Latest Blog Posts

by Sarah Zupko

14 Sep 2017

Brilliant UK artist Kate Tempest raps her way through a deeply socially conscious track in “Tunnel Vision”, which appeared on her Mercury Prize-nominated Let Them Eat Chaos. With her gift for words, Tempest is a poet of the left behind people in this era of neoliberalism. She also critiques the abuses of the capitalist system and the cult of the individual: “The myth of the individual has left us disconnected, lost and pitiful.” Tempest’s music is meant to enlighten and educate, as well as to entertain.

by Will Layman

12 Sep 2017

Photo: Matt Doscher

Trombonist Ryan Keberle and his quintet Catharsis are one of the most versatile “jazz” groups in New York today. And not what you might expect. Featuring vocalist/guitarist Camila Meza, the band uses riveting contrapuntal arrangement for horns to frame songs that communicate directly. This new video is for Keberle’s take on the Beatles song “The Fool on the Hill” from the protest album, Find the Common, Shine a Light, released earlier this summer on Greenleaf Music.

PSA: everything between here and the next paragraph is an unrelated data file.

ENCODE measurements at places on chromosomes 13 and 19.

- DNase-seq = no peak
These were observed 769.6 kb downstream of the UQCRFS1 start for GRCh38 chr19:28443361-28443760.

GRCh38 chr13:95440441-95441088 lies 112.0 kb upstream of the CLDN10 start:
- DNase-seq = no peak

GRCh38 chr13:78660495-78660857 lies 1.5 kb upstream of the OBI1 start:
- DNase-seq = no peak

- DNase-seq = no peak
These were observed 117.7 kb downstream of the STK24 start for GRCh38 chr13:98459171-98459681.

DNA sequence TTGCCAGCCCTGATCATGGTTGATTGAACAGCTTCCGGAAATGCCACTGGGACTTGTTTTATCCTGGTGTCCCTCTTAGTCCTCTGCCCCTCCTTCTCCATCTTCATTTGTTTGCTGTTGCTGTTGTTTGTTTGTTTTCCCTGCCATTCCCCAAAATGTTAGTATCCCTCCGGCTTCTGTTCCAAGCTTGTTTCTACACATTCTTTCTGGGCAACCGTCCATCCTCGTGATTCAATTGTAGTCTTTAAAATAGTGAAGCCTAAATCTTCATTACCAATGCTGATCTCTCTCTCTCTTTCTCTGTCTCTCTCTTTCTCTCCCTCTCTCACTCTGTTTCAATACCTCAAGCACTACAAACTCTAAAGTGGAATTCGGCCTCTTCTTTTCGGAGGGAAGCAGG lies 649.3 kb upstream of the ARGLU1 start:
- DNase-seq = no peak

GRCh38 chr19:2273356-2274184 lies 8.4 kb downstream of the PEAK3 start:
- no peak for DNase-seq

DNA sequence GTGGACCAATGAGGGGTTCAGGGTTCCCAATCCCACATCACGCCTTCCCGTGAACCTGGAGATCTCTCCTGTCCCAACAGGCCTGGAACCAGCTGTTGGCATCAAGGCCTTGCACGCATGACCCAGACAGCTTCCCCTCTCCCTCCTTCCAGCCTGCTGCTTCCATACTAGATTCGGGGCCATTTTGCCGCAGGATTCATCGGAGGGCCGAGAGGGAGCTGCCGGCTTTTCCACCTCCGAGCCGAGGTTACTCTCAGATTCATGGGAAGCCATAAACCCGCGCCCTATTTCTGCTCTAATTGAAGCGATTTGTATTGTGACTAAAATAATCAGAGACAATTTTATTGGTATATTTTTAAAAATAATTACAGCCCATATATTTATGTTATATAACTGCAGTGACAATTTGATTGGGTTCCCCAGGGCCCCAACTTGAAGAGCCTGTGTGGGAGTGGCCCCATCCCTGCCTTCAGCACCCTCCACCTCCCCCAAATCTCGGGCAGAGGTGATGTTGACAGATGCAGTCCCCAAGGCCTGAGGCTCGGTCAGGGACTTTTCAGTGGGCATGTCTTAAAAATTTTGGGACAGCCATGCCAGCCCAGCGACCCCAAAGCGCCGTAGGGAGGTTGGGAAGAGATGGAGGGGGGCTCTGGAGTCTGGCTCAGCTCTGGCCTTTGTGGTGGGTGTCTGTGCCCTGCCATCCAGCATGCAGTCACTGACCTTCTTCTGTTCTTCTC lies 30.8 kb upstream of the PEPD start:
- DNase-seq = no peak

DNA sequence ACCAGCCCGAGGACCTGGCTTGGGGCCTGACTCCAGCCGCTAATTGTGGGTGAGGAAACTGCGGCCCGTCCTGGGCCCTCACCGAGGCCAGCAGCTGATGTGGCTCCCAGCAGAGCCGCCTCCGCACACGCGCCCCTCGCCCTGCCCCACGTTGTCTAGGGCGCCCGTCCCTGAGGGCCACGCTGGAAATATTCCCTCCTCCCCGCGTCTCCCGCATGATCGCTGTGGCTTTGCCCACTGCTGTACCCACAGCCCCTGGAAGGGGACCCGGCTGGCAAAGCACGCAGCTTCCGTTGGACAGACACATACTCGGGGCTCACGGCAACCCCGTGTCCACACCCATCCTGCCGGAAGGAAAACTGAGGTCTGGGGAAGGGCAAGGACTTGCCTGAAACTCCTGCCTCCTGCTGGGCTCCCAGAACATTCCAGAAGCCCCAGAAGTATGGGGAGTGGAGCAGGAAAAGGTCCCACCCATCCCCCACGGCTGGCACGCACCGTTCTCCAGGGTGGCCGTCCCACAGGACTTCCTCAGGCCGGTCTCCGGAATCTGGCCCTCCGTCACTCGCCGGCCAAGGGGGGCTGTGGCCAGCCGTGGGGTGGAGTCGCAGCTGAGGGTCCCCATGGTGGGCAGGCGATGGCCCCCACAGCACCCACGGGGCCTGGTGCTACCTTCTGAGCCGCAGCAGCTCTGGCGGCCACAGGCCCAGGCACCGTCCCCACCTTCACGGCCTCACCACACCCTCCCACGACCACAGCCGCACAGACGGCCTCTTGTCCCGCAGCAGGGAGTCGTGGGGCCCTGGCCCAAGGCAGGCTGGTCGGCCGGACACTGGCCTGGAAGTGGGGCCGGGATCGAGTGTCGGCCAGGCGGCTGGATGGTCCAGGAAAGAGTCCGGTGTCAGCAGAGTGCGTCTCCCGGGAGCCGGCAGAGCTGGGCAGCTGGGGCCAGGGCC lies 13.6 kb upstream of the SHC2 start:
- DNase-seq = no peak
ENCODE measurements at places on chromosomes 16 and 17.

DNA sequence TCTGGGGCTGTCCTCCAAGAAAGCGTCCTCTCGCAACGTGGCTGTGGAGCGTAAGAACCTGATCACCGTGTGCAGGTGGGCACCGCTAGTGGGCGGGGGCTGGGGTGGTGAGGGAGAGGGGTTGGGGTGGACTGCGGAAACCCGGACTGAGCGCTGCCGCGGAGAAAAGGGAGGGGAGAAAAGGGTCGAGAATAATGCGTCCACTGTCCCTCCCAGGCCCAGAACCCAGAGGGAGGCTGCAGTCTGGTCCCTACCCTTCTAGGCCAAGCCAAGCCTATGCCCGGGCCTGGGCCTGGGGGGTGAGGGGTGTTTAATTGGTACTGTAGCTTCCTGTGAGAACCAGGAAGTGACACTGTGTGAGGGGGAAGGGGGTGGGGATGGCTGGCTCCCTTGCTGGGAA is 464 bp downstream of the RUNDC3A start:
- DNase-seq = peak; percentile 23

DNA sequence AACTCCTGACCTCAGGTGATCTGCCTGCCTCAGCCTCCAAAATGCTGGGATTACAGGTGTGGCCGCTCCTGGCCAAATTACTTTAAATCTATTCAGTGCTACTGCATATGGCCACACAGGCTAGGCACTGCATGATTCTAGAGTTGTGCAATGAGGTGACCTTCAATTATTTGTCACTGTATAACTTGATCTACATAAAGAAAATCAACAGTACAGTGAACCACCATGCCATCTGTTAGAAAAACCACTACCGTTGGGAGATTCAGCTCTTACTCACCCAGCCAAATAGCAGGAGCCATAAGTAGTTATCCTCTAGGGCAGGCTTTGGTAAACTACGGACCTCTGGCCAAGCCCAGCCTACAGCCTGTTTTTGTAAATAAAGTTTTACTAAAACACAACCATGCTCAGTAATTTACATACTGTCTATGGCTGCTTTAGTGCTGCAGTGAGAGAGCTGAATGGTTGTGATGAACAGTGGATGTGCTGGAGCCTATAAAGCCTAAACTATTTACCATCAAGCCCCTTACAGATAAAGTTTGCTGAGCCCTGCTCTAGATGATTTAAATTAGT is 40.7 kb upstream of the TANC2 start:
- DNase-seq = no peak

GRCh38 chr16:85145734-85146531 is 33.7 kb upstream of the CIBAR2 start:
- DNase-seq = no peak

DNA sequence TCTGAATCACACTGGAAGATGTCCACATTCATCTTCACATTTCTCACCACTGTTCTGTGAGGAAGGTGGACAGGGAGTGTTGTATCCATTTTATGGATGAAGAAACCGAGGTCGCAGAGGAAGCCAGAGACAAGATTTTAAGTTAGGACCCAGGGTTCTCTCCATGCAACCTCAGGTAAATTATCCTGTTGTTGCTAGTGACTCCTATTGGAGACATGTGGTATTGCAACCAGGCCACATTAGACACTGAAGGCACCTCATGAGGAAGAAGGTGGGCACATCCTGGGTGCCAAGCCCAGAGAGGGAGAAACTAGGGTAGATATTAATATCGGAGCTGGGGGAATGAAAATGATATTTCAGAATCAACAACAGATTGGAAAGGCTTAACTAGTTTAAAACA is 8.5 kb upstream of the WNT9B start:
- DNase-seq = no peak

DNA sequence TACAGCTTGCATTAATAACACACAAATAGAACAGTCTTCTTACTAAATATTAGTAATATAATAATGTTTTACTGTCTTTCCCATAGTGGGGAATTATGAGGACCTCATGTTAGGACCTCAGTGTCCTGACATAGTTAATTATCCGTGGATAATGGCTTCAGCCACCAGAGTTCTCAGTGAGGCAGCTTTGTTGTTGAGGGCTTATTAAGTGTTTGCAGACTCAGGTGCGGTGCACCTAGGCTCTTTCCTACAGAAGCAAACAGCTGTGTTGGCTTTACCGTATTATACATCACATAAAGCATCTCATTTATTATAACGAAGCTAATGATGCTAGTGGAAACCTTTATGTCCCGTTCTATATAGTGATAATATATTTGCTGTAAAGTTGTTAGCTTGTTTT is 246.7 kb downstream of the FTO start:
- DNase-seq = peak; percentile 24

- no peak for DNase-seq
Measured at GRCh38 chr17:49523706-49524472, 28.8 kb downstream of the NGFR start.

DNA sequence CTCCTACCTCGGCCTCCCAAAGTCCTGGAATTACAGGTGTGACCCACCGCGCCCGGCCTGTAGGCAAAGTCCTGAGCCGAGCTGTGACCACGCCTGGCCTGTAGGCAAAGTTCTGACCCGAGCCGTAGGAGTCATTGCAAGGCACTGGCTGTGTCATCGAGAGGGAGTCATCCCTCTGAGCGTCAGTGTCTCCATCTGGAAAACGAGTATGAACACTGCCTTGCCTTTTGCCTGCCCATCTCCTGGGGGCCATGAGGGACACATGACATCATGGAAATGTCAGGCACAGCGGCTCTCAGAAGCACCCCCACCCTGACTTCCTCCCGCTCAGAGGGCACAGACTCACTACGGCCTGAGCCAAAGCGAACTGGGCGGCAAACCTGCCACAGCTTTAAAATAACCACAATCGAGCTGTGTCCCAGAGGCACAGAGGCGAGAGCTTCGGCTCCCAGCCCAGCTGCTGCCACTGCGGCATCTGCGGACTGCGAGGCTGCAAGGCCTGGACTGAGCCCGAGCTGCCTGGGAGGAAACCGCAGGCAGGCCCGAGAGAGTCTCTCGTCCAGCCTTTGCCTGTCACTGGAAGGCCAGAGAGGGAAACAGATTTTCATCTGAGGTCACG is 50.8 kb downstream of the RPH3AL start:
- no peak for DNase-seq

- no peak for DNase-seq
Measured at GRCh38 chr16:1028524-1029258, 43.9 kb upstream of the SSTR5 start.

by Jonathan Frahm

12 Sep 2017

Photo: Jasmine Archie

“‘Wanted’ is about public image and the human gaze,” says Becca Richardson of her latest single.

“For the video, I played with the idea of personifying the gaze into this antagonist who is haunting me and manipulating my image, restraining my body at times, putting their fingers on me and leaving a mark.”

by Jonathan Frahm

7 Sep 2017

Photo: Julia Robinson

Broken Bellows is a band that’s become known for fusing electronic production with a punk sentiment. Comprised of Cory Brent and Will Prinzi, the duo actually was a part of the pop punk band Reckless Serenade.

by Cole Waterman

1 Sep 2017

Photo: Evan Zott

A few months shy of a year since they released their debut full-length, sensory intoxicating pop duo Valley Hush have released a new single. The very title, “Goodbye, Sweet Mango”, is quintessential Valley Hush, conveying the marble cake of winsomeness and sweetness defining their sound.

//Mixed media

TIFF 2017: 'The Shape of Water'

// Notes from the Road

"The Shape of Water comes off as uninformed political correctness, which is more detrimental to its cause than it is progressive.

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